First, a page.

Indigenous Peoples’ Day is a holiday that celebrates Native Americans and recognizes them as the first inhabitants of the Western Hemisphere, including the United States.
It also encourages Americans to learn more about Indigenous peoples, and the true history of colonization.
The false notion that he did negates the existence of Indigenous people in the Americas for thousands of years before he landed.
Prior to his arrival, Native nations had their own governments, built complex civilizations and used extensive trade routes.
Columbus was a genocidal slave trafficker personally responsible for the slaughter of hundreds of thousands of Arawaks, and he set off a chain of events that led to the decimation of Indigenous populations throughout North, Central, and South America.
The estimated number of Indigenous people who died between 1492 and the mid-1600s due to massacres, enslavement, and the rapid spread of disease introduced to the Western Hemisphere by Europeans.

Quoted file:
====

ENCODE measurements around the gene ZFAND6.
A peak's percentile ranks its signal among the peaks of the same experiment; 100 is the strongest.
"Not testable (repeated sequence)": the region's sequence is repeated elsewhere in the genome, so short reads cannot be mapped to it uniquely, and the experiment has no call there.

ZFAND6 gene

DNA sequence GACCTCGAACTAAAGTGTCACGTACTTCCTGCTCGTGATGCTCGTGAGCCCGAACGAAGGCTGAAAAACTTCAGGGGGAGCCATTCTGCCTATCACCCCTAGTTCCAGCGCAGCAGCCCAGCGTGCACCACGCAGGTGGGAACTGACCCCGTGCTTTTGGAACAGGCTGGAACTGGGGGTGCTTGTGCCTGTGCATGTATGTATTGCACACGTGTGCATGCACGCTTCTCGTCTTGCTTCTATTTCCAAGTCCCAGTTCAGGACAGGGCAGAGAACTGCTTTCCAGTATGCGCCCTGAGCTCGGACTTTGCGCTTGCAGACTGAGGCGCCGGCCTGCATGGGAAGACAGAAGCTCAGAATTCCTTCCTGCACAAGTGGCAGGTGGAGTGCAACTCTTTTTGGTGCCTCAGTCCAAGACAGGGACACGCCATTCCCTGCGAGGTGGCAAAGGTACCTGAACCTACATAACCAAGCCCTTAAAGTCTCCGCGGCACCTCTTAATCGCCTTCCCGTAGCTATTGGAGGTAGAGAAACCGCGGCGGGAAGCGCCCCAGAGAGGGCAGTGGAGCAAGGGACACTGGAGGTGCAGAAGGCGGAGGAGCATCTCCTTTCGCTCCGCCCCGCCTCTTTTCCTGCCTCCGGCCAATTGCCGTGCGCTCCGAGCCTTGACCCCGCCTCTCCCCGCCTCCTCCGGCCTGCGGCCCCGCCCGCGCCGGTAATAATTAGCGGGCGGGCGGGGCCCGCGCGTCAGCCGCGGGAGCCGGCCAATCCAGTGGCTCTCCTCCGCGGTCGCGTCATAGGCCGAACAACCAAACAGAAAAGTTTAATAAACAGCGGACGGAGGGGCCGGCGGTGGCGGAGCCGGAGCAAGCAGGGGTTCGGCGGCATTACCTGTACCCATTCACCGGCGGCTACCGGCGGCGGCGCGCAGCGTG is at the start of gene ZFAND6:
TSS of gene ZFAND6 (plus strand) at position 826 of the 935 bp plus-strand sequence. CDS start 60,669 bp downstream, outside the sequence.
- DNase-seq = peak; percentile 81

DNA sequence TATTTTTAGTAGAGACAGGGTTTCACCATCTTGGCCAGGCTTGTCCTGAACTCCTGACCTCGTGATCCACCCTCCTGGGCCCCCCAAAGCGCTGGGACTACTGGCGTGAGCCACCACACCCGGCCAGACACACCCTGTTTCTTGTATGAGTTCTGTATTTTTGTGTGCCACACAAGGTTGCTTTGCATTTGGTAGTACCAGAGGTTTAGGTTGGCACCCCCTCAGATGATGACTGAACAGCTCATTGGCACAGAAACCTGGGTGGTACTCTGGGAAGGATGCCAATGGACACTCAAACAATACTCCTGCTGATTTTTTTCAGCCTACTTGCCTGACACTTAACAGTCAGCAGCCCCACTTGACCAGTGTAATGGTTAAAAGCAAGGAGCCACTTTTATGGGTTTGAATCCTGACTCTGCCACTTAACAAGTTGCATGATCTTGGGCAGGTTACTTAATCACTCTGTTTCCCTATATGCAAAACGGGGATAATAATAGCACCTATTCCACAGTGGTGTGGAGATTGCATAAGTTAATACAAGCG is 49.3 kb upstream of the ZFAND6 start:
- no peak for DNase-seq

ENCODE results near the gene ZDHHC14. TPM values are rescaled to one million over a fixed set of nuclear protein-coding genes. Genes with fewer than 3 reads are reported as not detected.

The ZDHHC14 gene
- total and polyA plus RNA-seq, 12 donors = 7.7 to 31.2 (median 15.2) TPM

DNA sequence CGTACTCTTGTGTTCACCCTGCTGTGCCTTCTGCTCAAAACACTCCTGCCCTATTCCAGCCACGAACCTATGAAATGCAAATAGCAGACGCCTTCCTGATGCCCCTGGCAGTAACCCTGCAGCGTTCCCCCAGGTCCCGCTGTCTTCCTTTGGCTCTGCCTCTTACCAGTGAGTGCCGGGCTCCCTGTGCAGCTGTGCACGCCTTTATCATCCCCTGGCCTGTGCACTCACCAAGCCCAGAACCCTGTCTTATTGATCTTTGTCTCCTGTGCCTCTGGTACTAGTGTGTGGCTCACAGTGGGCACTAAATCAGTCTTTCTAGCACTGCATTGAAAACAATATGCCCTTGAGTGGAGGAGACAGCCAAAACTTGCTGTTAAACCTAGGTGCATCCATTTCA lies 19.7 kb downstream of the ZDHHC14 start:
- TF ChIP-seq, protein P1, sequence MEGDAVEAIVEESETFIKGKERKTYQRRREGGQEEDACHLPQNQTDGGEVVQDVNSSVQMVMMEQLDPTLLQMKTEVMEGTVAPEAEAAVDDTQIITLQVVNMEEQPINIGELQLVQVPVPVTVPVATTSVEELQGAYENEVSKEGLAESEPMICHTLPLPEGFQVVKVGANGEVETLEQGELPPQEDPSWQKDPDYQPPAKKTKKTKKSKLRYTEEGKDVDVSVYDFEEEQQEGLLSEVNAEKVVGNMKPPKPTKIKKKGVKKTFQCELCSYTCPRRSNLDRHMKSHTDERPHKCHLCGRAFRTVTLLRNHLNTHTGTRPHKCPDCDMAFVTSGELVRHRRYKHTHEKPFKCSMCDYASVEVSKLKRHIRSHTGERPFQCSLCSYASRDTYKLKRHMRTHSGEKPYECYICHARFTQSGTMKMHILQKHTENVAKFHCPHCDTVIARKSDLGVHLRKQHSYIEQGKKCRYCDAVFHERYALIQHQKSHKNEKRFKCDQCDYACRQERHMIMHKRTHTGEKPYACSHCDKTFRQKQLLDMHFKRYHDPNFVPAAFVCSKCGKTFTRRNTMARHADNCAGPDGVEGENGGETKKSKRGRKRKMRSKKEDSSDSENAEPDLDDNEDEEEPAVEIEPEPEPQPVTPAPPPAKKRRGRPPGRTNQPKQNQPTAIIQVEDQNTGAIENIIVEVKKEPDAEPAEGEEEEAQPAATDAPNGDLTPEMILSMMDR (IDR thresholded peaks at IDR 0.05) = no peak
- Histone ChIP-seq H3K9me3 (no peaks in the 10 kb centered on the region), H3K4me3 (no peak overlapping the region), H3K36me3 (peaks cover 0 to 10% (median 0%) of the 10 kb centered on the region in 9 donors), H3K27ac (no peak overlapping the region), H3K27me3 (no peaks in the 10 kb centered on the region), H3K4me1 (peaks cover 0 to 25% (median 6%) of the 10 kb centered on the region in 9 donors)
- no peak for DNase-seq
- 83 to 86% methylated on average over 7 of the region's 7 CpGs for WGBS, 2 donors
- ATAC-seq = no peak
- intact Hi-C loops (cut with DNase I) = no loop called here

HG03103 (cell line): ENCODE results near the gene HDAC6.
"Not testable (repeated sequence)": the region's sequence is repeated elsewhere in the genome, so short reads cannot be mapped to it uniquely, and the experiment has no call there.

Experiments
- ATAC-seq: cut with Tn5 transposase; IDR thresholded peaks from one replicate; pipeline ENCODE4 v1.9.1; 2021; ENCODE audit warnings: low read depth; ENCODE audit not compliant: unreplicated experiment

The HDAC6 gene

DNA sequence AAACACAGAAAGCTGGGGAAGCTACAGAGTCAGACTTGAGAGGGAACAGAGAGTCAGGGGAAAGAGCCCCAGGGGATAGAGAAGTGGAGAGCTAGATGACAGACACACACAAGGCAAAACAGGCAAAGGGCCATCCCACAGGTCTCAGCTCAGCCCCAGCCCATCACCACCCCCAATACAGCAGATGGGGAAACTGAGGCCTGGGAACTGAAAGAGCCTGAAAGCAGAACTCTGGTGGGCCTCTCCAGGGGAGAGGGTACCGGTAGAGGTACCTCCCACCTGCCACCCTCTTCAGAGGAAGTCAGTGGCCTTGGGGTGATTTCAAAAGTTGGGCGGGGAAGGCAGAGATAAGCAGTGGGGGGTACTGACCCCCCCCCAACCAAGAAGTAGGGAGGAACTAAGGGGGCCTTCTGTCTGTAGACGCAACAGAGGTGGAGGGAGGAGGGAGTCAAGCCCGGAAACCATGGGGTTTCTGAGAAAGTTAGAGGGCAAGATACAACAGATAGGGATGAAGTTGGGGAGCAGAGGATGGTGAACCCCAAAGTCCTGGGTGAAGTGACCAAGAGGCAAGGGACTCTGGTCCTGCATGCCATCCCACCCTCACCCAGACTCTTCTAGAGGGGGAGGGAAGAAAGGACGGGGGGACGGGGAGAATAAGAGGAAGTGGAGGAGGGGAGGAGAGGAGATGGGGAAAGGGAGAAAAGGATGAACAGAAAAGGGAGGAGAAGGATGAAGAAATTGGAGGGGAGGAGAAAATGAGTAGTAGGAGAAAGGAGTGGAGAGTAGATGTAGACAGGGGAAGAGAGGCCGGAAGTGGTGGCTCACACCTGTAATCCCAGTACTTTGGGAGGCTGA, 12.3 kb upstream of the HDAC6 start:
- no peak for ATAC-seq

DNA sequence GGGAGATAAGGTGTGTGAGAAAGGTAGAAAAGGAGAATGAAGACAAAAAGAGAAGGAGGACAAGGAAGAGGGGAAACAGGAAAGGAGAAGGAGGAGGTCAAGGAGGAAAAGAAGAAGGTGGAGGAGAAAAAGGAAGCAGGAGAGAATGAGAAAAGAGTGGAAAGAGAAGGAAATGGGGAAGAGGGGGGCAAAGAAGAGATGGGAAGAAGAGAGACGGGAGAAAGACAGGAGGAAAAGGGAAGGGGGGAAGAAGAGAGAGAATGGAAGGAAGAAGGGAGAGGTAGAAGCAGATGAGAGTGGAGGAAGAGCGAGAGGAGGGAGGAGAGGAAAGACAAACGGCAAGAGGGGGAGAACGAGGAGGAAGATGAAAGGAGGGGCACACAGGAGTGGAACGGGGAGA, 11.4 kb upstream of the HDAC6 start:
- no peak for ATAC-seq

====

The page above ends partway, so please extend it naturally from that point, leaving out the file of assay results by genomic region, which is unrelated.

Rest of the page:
But state and local governments can decide not to celebrate it and establish new holidays, like Indigenous Peoples’ Day, instead.
Hawaii has replaced Columbus Day with Discoverers’ Day, in honor of the Polynesian people who discovered the Hawaiian islands.
States that observe Indigenous Peoples’ Day via proclamations:
And . . .
Our nation was born in genocide when it embraced the doctrine that the original American, the Indian, was an inferior race. ... From the sixteenth century forward, blood flowed in battles over racial supremacy. We are perhaps the only nation which tried as a matter of national policy to wipe out its indigenous population.
Moreover, we elevated that tragic experience into a noble crusade. ... Our literature, our films, our drama, our folklore all exalt it. Our children are still taught to respect the violence which reduced a red-skinned people of an earlier culture into a few fragmented groups herded into impoverished reservations.
Required reading: Meet the survivors of a ‘paper genocide,’ A leader of the indigenous Caribbeans known as the Taíno describes how his people’s history was erased—and what they’re doing to get it back